KOCHI: The state government cannot claim helplessness in implementing judicial directions by citing apprehensions of breach of peace and threat of violence when it has the mechanism to ensure compliance of lawful orders, the Kerala High Court has said.
The observation by Justice Devan Ramachandran came while hearing a plea seeking police protection by the orthodox faction of the St.Mary's Orthodox Church at Vadavucode in Ernakulam for conducting religious services and worship there.
This is one of several cases pending before the high court seeking protection involving religious services in churches belonging to the Malankara Syrian Orthodox Church as there is a difference of opinion between the Orthodox and Jacobite faction with regard to the constitution to be followed.
While the Orthodox faction is following the 1934 Constitution of the Malankara Orthodox Syrian Church, the Jacobites claim the church ought to be governed by a 2002 constitution adopted by them and they also formed a new sabha -- 'Yacobaya Suriyani Christiani Sabha'.
The issue was settled by the Supreme Court in 2017 by holding that the 1934 constitution would be followed in the churches belonging to the Malankara Orthodox Syrian Church.
However, to implement the apex court decision, the orthodox faction of various churches have moved courts seeking protection to carry out religious services.
On September 17, in the instant case, Additional Advocate General Asok M Cherian, told the court that while the state government was willing to comply with the directions of the apex court, it is finding it difficult to do so "on account of fear of breach of peace and threat of violence".
Responding to the submission, Justice Devan Ramachandran said, "I am afraid that the government cannot plead helplessness as above when they have the mechanism and the systems to ensure compliance of lawful orders, through means of law.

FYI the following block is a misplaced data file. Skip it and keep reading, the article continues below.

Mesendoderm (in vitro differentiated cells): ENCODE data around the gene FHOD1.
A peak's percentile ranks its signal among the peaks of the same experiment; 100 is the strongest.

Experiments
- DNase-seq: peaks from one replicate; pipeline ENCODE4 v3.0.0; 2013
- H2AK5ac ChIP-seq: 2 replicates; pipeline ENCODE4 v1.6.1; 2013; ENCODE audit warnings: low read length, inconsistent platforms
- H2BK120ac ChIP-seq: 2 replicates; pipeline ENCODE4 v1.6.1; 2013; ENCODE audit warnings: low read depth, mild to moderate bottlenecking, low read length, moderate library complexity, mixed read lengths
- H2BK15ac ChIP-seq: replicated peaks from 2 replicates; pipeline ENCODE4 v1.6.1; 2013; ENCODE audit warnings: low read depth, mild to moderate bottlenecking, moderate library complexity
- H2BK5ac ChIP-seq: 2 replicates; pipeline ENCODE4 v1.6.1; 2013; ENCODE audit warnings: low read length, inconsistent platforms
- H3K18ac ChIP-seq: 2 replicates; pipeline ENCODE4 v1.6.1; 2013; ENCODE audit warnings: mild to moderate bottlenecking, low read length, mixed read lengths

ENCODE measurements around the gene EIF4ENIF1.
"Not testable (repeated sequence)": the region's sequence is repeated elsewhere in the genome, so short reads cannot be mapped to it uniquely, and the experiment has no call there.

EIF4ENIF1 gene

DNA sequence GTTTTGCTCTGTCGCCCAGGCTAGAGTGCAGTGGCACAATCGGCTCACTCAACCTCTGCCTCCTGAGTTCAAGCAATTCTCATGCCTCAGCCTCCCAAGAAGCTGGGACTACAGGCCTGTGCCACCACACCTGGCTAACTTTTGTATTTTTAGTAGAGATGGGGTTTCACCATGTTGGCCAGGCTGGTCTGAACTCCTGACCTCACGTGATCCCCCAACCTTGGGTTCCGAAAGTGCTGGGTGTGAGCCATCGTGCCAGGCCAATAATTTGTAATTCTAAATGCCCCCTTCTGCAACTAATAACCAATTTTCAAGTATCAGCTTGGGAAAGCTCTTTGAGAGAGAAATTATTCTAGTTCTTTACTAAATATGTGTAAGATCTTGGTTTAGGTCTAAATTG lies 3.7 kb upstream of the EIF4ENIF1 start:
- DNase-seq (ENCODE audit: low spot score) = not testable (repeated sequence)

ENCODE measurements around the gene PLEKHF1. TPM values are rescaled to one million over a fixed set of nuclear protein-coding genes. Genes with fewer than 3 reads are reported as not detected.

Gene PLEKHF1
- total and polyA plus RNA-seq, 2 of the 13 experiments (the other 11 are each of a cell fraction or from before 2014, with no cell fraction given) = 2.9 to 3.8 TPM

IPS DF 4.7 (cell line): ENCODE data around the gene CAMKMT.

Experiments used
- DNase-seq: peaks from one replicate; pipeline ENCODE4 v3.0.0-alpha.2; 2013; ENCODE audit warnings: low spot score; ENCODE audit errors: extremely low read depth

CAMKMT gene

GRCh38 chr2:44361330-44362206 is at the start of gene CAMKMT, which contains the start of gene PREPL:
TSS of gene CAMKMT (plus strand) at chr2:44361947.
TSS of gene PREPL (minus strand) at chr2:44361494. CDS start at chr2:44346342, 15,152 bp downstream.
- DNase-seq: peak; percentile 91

The judge also said that "issues between the rival parties were still dangerously poised and therefore, before I take a final decision on the prayers in these cases, I am certain that the government must disclose their stand in the matter."
"This is important because it is the machinery under the government which will require to be used in the event this court is to order protection as prayed for," the judge said.
Adjourning the case to September 29, the court directed the government to make clear, by then, its stand in these matters and the action required to be taken to ensure compliance of the apex court's order.
On August 12, another single judge bench of the high court had chastised the district administration and police of Kottayam for not implementing an August 2019 direction of a Munsiff court barring religious services at St Marthasmooni Church by the Jacobite faction.
The district administration and the police had not implemented the Munsiff court order citing law and order concerns.
The high court, in that matter, had said that the district administration and the police ought to have implemented the Munsiff court order long back since it had not been stayed and heavens would not have fallen if it had been done.
"If we accept the stand of the District Administration and the police department, that, because of law and order problems an order passed by the court cannot be implemented, then there is no rule of law in this country.
"Once an order is passed by a court of law, that is binding to all concerned, and the District Administration and the police department are duty bound to implement the same. If they are not able to implement an order passed by the court, that will be a failure of justice. That will lead to anarchy," the high court had said.
The observation and directions by the high court had come on a plea by the Vicar of the St.Marthasmooni Church, who claimed that the August 2019 order of the Munsiff court and its subsequent November 2019 direction, to provide police protection for implementing the earlier order, were not complied with by the district administration or the police.